Data Quality Control

The questionnaire was translated to the Afan Oromo language and then translated back to English by expertise to check for consistency. A pretest was done on 5% of the nurses who were working in other health institutions and some modifications were made. The one-day training was given for data collection facilitators and supervisors on the study instrument and data collection procedures. The supervisors also monitored data collection and checked the completeness of the questionnaire immediately after collection.

Data Processing and Analysis

The data were checked for completeness and consistency before data entry for analysis. Then, data were entered into Epi data version 3.1 and then exported to SPSS window version 20.0 for analysis. Descriptive statistics were done as univariate analysis and presented in the form of texts, tables, and figures. Bivariable logistic regression was conducted to find an association between each independent variable and needlestick and sharp injury. Multivariable logistic regression with backward elimination was used to identify associated factors of needlestick and sharp injury. The association was measured using odds ratio at a 95% confidence interval and the statistical significance was made at a p-value of less than 0.05. The result was presented using narration, tables, and figures.

Ethics Approval and Consent to Participate

Ethical clearance was obtained from the Institutional Review Boards of Wollega University Ethical review board, institute of health sciences. Permission was also obtained from each respective health institution after clearly explaining the purpose of the study. After getting permission, all nurses were provided written consent, clearly stating the objectives of the study and their right to refuse. Then, written informed consent was obtained from each nurse. The filled questionnaires were carefully handled ensuring confidentiality and were kept under the secured custody of the corresponding author. The confidentiality of client-related data was maintained by avoiding potential identifiers and therefore, this study was conducted in accordance with the Declaration of Helsinki.

Results

Sociodemographic Characteristics of the Study Participants

Out of the total of 310 nurses invited to take part in the study, 297 were volunteered and participated in the study making a response rate of 95.8%. From these 297 nurses who participated in the study, 185 (62.3%) were males. Regarding the age of the study participants, 214 (72.1%) lie in the age group between 22–29 years. The majority of the study participants, 237 (79.8%) were Oromo in ethnicity. Concerning the religion, more than half, 202 (68%) were protestant. The majority of the study participants, 194 (65.3%) were married, 92 (31%) were single, 6 (2%) were divorced, and 5 (1.7%) were widowed. Concerning educational status, the majority of them, 237 (79.8%) were BSc degree holders, 50 (16.8%) were diploma and the rest 10 (3.4%) were master’s degrees and above. Regarding average monthly income, 32 (10.8%) of the respondents were earning less than or equal to 3000 EB, 127 (42.8%) were earning between 3001–4999 EB, 138 (46.5%) were earning a monthly income of 5000 and above EB. Concerning work experience, 121 (40.7%) had work experience of less than or equal to five years, 113 (38%) had work experience of 6–10 years and 63 (21.2%) had work experience of greater than 10 years (Table 1).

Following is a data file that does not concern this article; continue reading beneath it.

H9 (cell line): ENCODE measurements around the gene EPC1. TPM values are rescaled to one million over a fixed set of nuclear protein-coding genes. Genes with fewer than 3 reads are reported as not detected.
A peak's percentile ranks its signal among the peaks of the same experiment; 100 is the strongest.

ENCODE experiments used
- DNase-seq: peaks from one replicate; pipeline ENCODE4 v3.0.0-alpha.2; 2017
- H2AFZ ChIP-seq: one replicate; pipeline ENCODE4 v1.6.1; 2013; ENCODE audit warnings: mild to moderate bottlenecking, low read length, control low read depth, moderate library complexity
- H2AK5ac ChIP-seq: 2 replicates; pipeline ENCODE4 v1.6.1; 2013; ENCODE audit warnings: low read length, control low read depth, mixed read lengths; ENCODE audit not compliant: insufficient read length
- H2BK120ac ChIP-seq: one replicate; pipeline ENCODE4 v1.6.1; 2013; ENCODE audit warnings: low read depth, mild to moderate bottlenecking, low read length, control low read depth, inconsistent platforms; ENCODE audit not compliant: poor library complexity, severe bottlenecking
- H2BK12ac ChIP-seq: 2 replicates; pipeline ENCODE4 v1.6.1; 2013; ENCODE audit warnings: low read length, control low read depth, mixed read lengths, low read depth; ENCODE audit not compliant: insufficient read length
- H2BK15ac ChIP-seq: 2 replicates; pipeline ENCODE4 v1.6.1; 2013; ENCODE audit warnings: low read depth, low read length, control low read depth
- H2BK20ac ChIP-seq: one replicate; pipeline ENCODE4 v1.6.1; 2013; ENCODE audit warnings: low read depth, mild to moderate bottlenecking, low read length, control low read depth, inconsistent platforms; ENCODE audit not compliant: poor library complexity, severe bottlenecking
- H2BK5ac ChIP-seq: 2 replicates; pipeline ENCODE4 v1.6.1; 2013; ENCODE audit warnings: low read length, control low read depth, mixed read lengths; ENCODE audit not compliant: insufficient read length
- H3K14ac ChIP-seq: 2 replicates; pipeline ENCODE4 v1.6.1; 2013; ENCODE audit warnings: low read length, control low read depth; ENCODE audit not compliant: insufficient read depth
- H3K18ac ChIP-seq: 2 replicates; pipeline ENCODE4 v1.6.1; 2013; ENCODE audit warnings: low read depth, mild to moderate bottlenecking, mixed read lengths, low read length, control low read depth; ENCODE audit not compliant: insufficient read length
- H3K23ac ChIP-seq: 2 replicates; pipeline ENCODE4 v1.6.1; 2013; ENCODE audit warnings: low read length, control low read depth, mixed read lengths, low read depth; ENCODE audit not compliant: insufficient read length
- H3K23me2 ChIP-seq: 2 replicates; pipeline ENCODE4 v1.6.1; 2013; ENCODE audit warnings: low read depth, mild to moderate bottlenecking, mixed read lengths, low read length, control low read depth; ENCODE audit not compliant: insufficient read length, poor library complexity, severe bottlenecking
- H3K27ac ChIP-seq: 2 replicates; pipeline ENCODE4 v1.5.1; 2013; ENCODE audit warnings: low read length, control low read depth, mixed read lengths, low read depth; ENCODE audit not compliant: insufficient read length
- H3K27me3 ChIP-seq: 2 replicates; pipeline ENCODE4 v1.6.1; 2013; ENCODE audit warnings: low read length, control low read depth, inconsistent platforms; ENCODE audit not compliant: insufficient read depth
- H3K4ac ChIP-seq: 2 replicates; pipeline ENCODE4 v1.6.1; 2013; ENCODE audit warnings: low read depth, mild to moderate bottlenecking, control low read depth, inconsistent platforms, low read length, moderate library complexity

Table 1 Sociodemographic Characteristics of Nurses Who Participated in the Study at Health Institutions in Western Ethiopia, 2020 (n=297)

Health Care Providers’ Working Environment Related Characteristics

From a total of 297 nurses participated, 253 (85.2%) were working in hospitals and the remaining 44 (14.8%) were working in health centers. Fifty-seven (19.2%) of the nurses were working in the emergency department,75 (25.3%) were working in the outpatient department, 56 (18.9%) were working in the medical ward, 60 (20.2%) were working in the surgical ward, 36 (12.1%) were working in the pediatric ward and the remaining 13 (4.4%) were working in other departments. Regarding shift work, 173 (58.2%) had shift work. Two hundred forty-nine (83.8%) responded as there was supervision by other bodies. Two hundred eighty-four (95.6%) nurses utilize safety box and 241 (81.1%) reported utilization of infection prevention guidelines. Concerning the recapping of needles, 106 (35.7%) of the study participants reported recapping of the needle after injection or withdrawing blood. One hundred thirty-seven (46%) of the study participants had taken injection safety training. One hundred nighty-six (66%) of the respondents reported using personal protective equipment when they perform procedures. More than two-thirds of the study participants, 211 (71%) reported >/=40 working hours per week (Table 2).

Table 2 Health Care Provider Working Environment Related Characteristics of Nurses Who Participated in the Study at Health Institutions in Western Ethiopia, 2020 (n=297)

Behavioral Related Characteristics of the Study Participants

About one third, 95 (32%) of the respondents reported as they had sleep disturbance. Seventy-two (24.2%) of nurses had reported current substance use and 178 (59.9%) had reported performing their work with assistance from senior nurses. Two hundred four (68.7%) had a perception that they have skill acquisition and about one third, 100 (33.7%) of the nurses had job-related stress. One hundred fifty-seven (52.9%) of the nurses had satisfaction with their working environment. The majority of the study participants, 240 (80.8%) had the perception that needlestick and sharp injuries are avoidable. Two hundred fifty-six (86.2%) of the study participants had perceived disease transmission by needlestick and sharp injuries are possible (Table 3).